One of the major themes of the Romantics was Romantic nationalism, and the image of the Middle Ages was closely tied with its rise and dominance. Theorist Johann Gottfried von Herder, an important Romantic leader, defined nationalism in ethnic terms as communities of common language. He said "Language is the principal sign of a nation [it is] the true national history of a people". To that end national epics such as The Song of Roland, Beowulf and Nibelungenlied were published for the first time and were widely read and influential. For example at one point during Germany's so-called "War of Liberation" against Napoleon in 1813-1814, at the "Battle of the Nations", the German army handed out copies of Nibelungenlied to its troops as a morale booster.
By the late 19th century pseudo-medieval symbols were the currency of European monarchal state propaganda. German emperors dressed up in and proudly displayed medieval costumes in public, and they rebuilt the great medieval castle and spiritual home of the Teutonic Order at Marienburg. Mad King Ludwig II of Bavaria built a fairy-tale castle at Neuschwanstein and decorated it with scenes from Wagner's operas, another major Romantic image maker of the Middle Ages. In England, the Middle Ages were trumpeted as the birthplace of Nations because of the Magna Carta of 1215.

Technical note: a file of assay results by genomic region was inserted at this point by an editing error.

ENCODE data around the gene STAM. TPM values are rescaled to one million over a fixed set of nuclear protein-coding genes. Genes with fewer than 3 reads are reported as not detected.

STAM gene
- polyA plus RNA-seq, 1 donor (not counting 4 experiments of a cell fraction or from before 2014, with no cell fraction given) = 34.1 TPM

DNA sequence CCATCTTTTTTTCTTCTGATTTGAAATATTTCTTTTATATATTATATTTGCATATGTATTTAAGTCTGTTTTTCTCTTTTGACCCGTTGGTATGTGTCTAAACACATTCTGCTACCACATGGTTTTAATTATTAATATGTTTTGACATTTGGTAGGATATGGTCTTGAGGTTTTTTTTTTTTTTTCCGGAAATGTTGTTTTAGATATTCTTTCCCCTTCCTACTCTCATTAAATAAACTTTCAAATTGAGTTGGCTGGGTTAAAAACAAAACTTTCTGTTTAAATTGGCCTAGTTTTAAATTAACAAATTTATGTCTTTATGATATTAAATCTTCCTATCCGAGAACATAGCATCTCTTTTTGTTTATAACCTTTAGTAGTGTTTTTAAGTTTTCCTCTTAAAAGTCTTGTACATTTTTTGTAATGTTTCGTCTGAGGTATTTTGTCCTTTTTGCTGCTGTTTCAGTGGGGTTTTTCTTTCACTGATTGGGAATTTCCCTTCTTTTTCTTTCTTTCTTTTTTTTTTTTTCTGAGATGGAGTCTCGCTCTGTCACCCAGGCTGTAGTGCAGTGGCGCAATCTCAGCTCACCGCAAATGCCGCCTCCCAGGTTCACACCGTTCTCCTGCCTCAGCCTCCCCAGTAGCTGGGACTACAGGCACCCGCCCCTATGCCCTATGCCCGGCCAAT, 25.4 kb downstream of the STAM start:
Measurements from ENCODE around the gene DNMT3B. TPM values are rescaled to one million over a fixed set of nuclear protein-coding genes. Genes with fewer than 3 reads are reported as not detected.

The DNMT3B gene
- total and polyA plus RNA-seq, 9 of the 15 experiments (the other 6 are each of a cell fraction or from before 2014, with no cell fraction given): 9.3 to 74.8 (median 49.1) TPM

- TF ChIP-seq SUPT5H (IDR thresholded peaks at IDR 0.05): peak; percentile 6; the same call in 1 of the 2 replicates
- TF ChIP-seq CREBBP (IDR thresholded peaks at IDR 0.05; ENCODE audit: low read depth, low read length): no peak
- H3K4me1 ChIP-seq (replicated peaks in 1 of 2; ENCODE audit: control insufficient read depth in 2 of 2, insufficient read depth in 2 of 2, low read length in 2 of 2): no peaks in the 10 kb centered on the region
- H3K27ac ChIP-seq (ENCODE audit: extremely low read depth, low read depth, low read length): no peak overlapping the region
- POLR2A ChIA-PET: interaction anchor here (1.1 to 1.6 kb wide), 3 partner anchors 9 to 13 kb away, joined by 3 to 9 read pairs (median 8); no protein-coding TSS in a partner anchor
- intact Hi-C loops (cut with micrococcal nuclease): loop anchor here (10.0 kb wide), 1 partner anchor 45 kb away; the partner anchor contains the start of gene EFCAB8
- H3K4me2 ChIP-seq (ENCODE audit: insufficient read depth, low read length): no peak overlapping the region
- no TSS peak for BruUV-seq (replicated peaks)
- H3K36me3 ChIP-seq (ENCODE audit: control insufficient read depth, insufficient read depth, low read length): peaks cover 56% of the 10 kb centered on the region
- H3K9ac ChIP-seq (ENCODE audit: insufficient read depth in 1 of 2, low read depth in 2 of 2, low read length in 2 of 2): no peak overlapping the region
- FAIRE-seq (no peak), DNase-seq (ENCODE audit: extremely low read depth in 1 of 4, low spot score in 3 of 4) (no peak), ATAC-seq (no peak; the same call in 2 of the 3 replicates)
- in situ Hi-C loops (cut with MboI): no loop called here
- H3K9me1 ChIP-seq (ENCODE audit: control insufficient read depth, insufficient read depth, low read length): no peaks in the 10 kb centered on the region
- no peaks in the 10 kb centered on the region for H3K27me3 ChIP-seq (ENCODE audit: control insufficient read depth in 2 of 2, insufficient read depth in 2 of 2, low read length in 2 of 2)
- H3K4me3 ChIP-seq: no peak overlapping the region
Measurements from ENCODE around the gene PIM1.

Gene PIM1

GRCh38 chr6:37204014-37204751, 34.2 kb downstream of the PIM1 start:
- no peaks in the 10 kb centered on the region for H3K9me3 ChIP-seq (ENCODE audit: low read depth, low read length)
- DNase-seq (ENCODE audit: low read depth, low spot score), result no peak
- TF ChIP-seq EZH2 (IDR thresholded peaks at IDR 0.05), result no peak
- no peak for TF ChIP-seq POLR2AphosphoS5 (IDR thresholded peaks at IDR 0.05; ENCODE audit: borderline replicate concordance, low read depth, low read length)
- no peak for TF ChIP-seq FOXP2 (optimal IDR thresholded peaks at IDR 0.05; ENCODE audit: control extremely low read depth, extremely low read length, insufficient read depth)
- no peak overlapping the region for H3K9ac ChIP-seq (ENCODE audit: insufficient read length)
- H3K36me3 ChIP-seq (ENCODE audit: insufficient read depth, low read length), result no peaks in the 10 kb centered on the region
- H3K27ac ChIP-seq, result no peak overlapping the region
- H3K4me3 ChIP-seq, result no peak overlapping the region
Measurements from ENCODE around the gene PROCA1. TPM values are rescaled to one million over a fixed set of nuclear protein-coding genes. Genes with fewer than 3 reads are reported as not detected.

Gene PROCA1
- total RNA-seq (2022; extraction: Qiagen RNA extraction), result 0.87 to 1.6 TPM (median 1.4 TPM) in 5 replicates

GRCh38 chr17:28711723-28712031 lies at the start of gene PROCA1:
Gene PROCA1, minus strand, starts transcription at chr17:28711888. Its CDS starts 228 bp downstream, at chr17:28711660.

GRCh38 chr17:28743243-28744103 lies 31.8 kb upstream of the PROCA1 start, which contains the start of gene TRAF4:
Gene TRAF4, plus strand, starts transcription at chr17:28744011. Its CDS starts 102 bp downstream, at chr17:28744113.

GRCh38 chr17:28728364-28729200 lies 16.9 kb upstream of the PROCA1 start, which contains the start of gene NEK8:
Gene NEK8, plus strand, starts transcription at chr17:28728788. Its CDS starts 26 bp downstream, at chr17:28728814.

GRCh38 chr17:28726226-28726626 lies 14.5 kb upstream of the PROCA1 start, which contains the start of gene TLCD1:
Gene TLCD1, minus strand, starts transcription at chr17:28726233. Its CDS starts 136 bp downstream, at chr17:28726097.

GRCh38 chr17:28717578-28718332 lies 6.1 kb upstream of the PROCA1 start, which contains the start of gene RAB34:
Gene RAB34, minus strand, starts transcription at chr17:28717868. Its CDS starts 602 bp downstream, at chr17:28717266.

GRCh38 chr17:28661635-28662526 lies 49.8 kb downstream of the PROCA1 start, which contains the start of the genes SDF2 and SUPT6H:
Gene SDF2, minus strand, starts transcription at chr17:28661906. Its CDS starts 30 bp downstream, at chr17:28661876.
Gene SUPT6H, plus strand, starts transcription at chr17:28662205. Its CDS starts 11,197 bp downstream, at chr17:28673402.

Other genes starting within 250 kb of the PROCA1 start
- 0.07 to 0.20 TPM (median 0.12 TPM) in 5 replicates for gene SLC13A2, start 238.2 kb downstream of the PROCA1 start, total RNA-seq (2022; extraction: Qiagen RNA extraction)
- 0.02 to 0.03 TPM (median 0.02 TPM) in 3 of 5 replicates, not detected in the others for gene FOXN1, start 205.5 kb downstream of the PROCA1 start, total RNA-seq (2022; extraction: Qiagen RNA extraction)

In the early part of the 20th century the academic focus was on political and constitutional history as part of a drive to train governmental workers to fill the Great Society programs, which was believed to be the path to a better future for the best and brightest of society. The definition of the "Middle Ages" as opposed to the Renaissance in the early 20th century was strongly influenced by the classic works of Jacob Burckhardt and Johan Huizinga. Charles H. Haskins was a leader in the USA and was called America's first Medievalist.
In the middle part of the 20th century medievalists focused more on social and economic factors, reflecting the issues of that time. Marc Bloch was a leader in this area famously re-defining Feudalism as a social system.
Finally in the later part of the century historians began to focus on more diverse areas, such as peasants, feminism and private lives. The microhistory school pioneered by Carlo Ginzburg with his The Cheese and the Worms: The Cosmos of a Sixteenth Century Miller (1980) is a good example of the diversity of this research, reflecting the general trends toward diversity and choice in the later part of the 20th century.